2015 Preview: Los Angeles Dodgers

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Between now and Opening Day, HardballTalk will take a look at each of baseball’s 30 teams, asking the key questions, the not-so-key questions, and generally breaking down their chances for the 2015 season. Next up: The Los Angeles Dodgers.

The Big Question: Will the revamped front office put the Dodgers over the top?

After losing in the NLCS in 2013, the Dodgers won their second straight NL West title last season before being ousted by the Cardinals during the NLDS. It was bitterly disappointing, especially to see the division rival Giants go on to win the World Series, but such is life with the randomness of the playoffs. However, rather than stand pat and hope for better luck in 2015, the Dodgers decided to shake things up by reassigning GM Ned Colletti and giving big money to Andrew Friedman to lure him from the Rays. Friedman, who was hired as president of baseball operations, then brought on Farhan Zaidi from the A’s to serve as general manager and made a host of other changes throughout the organization.

Friedman and Zaidi were accustomed to making the most out of limited resources with their former organizations, so being free from these shackles allowed them to not only improve around the margins with their new team but also make some bold moves. After letting free agent Hanley Ramirez walk, the Dodgers remade their middle infield by acquiring Jimmy Rollins and cashing in on Dee Gordon’s big 2014 to get Andrew Heaney as a chip for Howie Kendrick. They flipped Matt Kemp to the Padres and landed a new primary catcher (Yasmani Grandal) in the process. They threw money at risk with the backend of their rotation by signing Brandon McCarthy to a four-year, $48 million contract, Brett Anderson to a one-year, $10 million deal and the rehabbing Brandon Beachy for $2.75 million. The Dodgers will pay $30.5 million (between Kemp, Dan Haren, and Gordon) for players who aren’t playing for them this season. Talk about a different world.

This is a lot of turnover for a roster that already had some great pieces in place. Clayton Kershaw, with three Cy Young Awards in the last four seasons, is the undisputed best pitcher on the planet. Meanwhile, Zack Greinke has been excellent during his first two seasons in Los Angeles and Hyun-Jin Ryu has gone underappreciated since coming stateside. Yasiel Puig is one of the most talented and exciting players in the game today and will likely face more pressure to be the face of this offense with Kemp and Ramirez elsewhere. Fortunately, Adrian Gonzalez is a durable and consistent force in the middle of the lineup.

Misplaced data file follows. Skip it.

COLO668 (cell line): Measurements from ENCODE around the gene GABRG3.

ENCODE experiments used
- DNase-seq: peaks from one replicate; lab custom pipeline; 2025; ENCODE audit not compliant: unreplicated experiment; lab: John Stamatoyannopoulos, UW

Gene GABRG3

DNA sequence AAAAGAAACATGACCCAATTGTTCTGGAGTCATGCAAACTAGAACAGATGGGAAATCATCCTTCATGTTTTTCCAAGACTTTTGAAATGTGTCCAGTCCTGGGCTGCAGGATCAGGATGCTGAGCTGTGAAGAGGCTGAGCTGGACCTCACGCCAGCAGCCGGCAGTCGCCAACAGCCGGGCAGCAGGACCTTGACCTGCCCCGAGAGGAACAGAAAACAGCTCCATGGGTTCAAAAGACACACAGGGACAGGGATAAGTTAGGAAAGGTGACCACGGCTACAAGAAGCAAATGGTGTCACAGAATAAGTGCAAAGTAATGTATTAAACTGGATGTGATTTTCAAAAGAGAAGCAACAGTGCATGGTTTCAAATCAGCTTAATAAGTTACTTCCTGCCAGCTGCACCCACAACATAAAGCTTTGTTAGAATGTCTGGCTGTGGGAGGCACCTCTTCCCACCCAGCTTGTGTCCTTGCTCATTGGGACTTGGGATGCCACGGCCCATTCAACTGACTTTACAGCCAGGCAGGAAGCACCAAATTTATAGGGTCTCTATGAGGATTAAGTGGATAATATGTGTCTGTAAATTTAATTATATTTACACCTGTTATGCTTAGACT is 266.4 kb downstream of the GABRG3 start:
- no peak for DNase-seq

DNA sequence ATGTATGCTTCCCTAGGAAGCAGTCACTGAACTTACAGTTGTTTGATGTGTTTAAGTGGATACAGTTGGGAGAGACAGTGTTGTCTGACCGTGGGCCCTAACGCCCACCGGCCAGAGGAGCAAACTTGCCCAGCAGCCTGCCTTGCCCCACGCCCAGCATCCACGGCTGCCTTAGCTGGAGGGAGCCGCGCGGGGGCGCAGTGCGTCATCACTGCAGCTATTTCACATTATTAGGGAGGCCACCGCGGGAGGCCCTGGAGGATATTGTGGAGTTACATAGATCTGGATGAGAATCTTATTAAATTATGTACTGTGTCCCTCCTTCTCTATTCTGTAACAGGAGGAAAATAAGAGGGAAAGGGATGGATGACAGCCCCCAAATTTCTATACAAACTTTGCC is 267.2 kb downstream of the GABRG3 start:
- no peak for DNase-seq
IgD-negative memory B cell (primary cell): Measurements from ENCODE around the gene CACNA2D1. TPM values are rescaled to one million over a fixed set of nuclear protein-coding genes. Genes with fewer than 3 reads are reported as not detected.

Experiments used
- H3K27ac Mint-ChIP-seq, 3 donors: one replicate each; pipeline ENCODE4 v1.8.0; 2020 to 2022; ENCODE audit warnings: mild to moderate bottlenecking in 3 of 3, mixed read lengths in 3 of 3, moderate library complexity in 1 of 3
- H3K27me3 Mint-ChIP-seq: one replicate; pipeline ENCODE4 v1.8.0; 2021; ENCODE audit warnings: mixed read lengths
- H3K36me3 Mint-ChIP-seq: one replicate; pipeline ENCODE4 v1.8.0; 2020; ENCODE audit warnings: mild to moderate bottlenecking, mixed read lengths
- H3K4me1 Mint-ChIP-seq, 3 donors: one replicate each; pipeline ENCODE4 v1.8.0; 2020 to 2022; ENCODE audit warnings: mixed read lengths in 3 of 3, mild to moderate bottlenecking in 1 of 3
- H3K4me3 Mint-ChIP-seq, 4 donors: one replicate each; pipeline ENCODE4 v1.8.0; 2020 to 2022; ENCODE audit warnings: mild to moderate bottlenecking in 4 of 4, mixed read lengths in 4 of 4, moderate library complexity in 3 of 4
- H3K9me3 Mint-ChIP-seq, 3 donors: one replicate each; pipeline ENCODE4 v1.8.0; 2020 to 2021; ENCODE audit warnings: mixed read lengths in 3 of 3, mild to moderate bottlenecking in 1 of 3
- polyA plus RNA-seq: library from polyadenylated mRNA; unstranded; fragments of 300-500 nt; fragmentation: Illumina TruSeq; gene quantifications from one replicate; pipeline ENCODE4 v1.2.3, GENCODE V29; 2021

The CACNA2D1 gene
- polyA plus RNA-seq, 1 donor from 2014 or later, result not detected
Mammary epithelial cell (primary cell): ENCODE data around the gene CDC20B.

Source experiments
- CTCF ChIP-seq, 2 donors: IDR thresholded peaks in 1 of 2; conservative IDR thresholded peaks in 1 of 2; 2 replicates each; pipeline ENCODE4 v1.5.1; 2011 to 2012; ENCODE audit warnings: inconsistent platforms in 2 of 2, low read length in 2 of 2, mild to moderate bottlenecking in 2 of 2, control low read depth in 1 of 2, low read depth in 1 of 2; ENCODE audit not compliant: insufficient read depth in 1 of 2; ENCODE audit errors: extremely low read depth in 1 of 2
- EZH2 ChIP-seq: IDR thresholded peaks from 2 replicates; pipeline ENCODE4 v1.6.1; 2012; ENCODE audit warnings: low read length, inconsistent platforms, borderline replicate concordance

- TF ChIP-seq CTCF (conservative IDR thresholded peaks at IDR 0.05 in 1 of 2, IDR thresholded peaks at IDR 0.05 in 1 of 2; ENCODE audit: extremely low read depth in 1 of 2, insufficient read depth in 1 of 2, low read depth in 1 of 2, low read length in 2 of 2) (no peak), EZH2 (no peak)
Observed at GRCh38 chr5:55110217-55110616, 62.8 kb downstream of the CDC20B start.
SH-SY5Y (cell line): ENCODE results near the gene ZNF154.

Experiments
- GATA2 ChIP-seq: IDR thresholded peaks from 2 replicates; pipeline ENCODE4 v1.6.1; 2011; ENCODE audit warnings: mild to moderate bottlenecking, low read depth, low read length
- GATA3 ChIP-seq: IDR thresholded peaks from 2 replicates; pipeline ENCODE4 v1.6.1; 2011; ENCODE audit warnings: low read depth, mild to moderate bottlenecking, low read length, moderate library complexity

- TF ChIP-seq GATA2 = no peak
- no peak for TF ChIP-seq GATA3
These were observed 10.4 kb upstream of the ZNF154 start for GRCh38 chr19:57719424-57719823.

Barring something unexpected, like an injury to Kershaw, it’s hard to not see the Dodgers as the overwhelming favorite to win their third straight NL West crown. Perhaps the gambles in the backend of the starting rotation won’t work out, but they have the prospect depth and the money to make a trade if an in-season upgrade is necessary. However, the great unknown of October lingers. And no front office change or player acquisition can bring certainty.

What else is going on?

  • The dynamic between Don Mattingly and the new Dodgers’ front office will be fascinating to follow. After Friedman joined the Dodgers and Joe Maddon opted out of his contract with the Rays, many immediately assumed that they would be reunited in Los Angeles. However, the Dodgers stood behind Don Mattingly while Maddon ended up with the Cubs. Still, Mattingly wasn’t chosen by them. He was a holdover. Mattingly has never been vocal about his use of analytics in the past, but he said back in January that “you’re a fool” if you’re not using them as part of your decision making. He’s talking the talk, which is a good idea for a person who wants to keep his job, but we’ll have to see if he meshes with the new regime.